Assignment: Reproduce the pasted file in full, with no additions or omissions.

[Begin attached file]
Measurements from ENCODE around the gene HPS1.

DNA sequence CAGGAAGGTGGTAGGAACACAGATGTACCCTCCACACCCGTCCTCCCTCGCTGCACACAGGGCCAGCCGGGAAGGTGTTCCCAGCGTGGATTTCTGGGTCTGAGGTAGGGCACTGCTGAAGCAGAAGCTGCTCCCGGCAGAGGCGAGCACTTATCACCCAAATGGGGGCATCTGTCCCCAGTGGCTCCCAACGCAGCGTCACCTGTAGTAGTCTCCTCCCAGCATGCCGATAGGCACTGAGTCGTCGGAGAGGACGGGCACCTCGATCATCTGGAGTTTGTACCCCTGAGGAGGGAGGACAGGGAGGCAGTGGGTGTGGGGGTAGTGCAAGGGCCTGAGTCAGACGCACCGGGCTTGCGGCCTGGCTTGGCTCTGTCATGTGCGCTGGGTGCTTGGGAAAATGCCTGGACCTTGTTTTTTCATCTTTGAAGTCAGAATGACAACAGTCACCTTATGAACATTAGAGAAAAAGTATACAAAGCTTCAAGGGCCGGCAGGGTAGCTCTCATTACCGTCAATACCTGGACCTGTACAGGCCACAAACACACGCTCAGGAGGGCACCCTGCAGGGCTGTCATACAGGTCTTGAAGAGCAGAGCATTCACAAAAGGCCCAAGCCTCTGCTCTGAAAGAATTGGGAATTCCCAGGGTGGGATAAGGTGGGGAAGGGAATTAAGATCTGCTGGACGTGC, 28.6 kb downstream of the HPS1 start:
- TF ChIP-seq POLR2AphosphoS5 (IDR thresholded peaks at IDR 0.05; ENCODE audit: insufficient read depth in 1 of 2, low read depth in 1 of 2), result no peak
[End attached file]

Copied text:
Measurements from ENCODE around the gene HPS1.

DNA sequence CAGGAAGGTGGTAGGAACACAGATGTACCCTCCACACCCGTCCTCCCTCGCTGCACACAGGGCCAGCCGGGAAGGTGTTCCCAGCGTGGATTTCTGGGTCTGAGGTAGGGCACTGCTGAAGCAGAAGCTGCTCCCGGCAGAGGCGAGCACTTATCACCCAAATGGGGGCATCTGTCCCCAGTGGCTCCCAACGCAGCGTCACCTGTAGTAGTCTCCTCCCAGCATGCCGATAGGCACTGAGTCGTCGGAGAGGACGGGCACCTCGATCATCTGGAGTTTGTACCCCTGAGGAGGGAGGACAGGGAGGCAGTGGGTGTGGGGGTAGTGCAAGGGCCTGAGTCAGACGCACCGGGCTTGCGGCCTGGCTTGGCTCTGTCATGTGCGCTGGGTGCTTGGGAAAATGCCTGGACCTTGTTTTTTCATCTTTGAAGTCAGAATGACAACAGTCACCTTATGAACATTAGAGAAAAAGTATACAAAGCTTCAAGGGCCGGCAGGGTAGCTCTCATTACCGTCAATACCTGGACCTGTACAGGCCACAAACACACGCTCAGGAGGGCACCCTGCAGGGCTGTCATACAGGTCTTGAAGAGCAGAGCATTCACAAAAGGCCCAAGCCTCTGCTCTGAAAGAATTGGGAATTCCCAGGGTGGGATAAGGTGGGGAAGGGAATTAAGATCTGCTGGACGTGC, 28.6 kb downstream of the HPS1 start:
- TF ChIP-seq POLR2AphosphoS5 (IDR thresholded peaks at IDR 0.05; ENCODE audit: insufficient read depth in 1 of 2, low read depth in 1 of 2), result no peak